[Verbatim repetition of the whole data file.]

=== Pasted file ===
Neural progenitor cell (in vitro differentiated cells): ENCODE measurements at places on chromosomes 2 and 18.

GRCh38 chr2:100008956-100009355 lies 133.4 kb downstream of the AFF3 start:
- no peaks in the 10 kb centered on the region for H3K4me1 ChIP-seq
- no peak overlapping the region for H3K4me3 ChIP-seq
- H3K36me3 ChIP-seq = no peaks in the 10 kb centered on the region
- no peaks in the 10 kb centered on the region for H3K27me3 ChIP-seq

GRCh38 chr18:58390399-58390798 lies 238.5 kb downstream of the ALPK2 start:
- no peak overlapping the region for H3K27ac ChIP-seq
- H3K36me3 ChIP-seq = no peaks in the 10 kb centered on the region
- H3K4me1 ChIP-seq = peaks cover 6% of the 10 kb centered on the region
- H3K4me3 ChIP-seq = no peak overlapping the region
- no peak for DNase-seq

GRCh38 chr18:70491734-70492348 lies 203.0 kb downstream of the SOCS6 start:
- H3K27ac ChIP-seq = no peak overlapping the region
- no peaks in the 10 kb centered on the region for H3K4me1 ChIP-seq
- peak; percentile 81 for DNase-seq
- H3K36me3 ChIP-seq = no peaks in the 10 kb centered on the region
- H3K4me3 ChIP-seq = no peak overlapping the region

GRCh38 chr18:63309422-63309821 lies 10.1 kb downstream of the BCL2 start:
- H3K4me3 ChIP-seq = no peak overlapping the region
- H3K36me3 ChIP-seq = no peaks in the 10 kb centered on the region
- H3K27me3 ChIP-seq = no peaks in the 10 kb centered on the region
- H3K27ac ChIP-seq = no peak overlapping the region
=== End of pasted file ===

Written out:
Neural progenitor cell (in vitro differentiated cells): ENCODE measurements at places on chromosomes 2 and 18.

GRCh38 chr2:100008956-100009355 lies 133.4 kb downstream of the AFF3 start:
- no peaks in the 10 kb centered on the region for H3K4me1 ChIP-seq
- no peak overlapping the region for H3K4me3 ChIP-seq
- H3K36me3 ChIP-seq = no peaks in the 10 kb centered on the region
- no peaks in the 10 kb centered on the region for H3K27me3 ChIP-seq

GRCh38 chr18:58390399-58390798 lies 238.5 kb downstream of the ALPK2 start:
- no peak overlapping the region for H3K27ac ChIP-seq
- H3K36me3 ChIP-seq = no peaks in the 10 kb centered on the region
- H3K4me1 ChIP-seq = peaks cover 6% of the 10 kb centered on the region
- H3K4me3 ChIP-seq = no peak overlapping the region
- no peak for DNase-seq

GRCh38 chr18:70491734-70492348 lies 203.0 kb downstream of the SOCS6 start:
- H3K27ac ChIP-seq = no peak overlapping the region
- no peaks in the 10 kb centered on the region for H3K4me1 ChIP-seq
- peak; percentile 81 for DNase-seq
- H3K36me3 ChIP-seq = no peaks in the 10 kb centered on the region
- H3K4me3 ChIP-seq = no peak overlapping the region

GRCh38 chr18:63309422-63309821 lies 10.1 kb downstream of the BCL2 start:
- H3K4me3 ChIP-seq = no peak overlapping the region
- H3K36me3 ChIP-seq = no peaks in the 10 kb centered on the region
- H3K27me3 ChIP-seq = no peaks in the 10 kb centered on the region
- H3K27ac ChIP-seq = no peak overlapping the region